Is This the Best Way to Increase Diversity in STEM?

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No quick fix

Apparently, introducing diversity into the world of STEM is difficult. While the numbers of minorities and women are growing, the workforce in STEM-related fields remains predominantly white, 89 percent, and male, 72 percent. Overall, the U.S. workforce is 78 percent white and 53 percent male.

Over the last 25 years, these rates of participation in the STEM workforce represent a 67 percent increase for blacks and Hispanics, from 6.6 to 11 percent, and 24 percent increase for women, from 22.9 to 28.4 percent.

So change is taking place, it’s just doing so at a snail’s pace. Under current conditions, proportional representation of all groups in the STEM workforce would take another 60-75 years to lock in. These trend lines provide the backdrop for the “nobody’s figured it out” diagnosis that many people apply to the problem of under-representation in STEM fields.

New approach?

By coincidence, though, something else got started 25 years ago that might turn out to help bend the curve on under-representation in STEM fields towards faster remediation. Researchers started defining a theory of “culturally relevant education,” an approach that explicitly valorizes and leverages the distinctive, different backgrounds that non-white, non-male students bring to the classroom.

In recent years, the idea of applying culturally relevant education practices to STEM education has gained visibility and proponents. For example, both the National Science Foundation and National Science Teachers Association have gathered materials on the topic for educators’ consideration and use. And this enthusiastic overview from the field of biology suggests how the word is going forth more informally.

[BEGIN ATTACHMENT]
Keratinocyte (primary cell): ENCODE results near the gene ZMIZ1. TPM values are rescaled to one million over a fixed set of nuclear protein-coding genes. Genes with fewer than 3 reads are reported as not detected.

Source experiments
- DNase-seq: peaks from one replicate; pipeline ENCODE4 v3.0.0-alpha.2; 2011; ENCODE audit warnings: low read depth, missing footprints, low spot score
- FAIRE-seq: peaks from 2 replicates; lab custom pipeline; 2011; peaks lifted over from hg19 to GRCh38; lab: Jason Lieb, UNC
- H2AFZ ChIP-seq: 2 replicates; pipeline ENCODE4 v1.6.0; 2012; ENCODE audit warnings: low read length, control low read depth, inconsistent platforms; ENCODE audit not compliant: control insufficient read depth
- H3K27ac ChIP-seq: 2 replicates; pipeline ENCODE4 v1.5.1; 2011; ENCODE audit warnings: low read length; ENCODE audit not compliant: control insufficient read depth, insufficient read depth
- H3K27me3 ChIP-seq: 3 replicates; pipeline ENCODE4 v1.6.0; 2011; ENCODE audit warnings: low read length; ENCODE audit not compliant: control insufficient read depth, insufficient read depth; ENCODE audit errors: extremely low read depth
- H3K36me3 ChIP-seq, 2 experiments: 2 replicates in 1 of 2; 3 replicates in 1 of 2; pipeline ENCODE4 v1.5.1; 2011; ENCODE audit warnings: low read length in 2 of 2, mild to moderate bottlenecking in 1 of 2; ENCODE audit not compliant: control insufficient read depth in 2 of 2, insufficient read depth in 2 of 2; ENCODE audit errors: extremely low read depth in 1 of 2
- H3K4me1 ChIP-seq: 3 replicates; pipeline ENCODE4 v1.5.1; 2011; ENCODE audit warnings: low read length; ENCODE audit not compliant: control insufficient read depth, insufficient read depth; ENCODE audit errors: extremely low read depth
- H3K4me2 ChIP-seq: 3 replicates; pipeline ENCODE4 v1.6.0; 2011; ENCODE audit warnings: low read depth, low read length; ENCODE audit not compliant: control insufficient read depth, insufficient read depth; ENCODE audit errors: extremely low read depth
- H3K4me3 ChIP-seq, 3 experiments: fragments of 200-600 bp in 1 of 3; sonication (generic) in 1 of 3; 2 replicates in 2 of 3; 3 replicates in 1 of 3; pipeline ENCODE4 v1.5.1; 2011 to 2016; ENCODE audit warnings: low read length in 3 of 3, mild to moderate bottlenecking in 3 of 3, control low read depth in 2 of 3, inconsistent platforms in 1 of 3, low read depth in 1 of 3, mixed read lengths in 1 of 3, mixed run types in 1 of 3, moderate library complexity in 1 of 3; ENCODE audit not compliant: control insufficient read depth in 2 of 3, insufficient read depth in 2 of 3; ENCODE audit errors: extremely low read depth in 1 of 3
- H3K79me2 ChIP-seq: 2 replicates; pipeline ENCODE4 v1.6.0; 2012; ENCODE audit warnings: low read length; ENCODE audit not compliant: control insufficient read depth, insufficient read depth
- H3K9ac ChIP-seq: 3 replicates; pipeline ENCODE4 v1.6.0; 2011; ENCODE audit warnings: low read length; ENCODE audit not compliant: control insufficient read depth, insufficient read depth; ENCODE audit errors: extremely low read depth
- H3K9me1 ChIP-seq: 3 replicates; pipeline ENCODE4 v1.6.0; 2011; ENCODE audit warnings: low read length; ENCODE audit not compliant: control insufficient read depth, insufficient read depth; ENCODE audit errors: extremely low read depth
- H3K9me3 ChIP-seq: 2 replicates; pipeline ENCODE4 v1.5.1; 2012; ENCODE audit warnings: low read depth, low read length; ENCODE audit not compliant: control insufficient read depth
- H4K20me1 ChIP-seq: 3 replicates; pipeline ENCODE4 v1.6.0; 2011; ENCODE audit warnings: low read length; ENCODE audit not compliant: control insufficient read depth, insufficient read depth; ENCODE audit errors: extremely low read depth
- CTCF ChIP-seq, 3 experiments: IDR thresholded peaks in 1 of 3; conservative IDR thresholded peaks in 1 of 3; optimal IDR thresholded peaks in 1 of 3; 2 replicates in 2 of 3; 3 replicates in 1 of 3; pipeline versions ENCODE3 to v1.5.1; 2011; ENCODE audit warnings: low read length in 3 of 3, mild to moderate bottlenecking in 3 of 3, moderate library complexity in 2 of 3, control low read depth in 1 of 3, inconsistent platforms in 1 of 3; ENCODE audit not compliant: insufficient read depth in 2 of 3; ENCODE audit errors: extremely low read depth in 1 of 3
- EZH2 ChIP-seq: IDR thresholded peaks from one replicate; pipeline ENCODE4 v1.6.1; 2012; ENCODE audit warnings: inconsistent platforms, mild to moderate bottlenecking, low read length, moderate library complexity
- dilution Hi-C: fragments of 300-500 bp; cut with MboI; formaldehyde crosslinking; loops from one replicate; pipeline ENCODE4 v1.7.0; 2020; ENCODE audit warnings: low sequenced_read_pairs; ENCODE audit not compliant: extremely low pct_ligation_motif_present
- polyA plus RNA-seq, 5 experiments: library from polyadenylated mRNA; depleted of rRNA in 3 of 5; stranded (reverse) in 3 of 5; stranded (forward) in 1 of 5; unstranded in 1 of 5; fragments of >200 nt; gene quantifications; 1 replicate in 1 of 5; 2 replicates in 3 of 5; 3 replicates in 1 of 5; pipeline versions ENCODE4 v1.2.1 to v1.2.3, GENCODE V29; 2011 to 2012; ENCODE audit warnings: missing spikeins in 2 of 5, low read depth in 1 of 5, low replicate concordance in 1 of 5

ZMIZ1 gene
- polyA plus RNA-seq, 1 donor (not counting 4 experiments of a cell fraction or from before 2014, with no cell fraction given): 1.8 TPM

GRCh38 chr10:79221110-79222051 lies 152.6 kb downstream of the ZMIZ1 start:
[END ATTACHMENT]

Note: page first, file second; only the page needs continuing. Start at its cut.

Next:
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What it’s all about

To simplify a complex concept with many contested dimensions, culturally relevant education foregrounds three general goals:

  1. Academic success: Students develop subject matter knowledge in topics of study that translates into demonstrable, assessable learning.

  2. Cultural competence: Students acquire a contextualized understanding of STEM fields, with a grasp of their importance and relevance to human well-being from local to global levels.

  3. Sociopolitical consciousness: Students appreciate the importance of applying their learning to solving problems for the benefit of individuals and social groups, within social, economic, and technological realms.

How it can work

If the goals, while general, remain mostly consistent across implementations of culturally relevant programming, the methods can vary. Different program goals and capabilities define different emphases for educators within a broadly constructed, culturally responsive education approach.

Typical approaches include methods like:

  • Getting to know students and their home culture, language, values, and environment.

  • Integrating students’ ways of knowing and communicating with STEM content.

  • Highlighting individuals from students’ racial or ethnic groups as high achievers in STEM areas.

  • Engaging students as partners with teachers in a constructivist approach to learning.

  • Naming and critiquing the assumptions about who and what “counts” as normal and meaningful in STEM disciplines.

A long-time interest of ours

At Start Engineering, we have worked from the start to include in our publications images and themes that represent and advance diversity in engineering and technology fields.

Diversity matters for both practical and principled reasons. For problems both large and small, the greater and more diverse the number of possible solutions, the better the final result will be. This is truth universally acknowledged in design-based practices like engineering.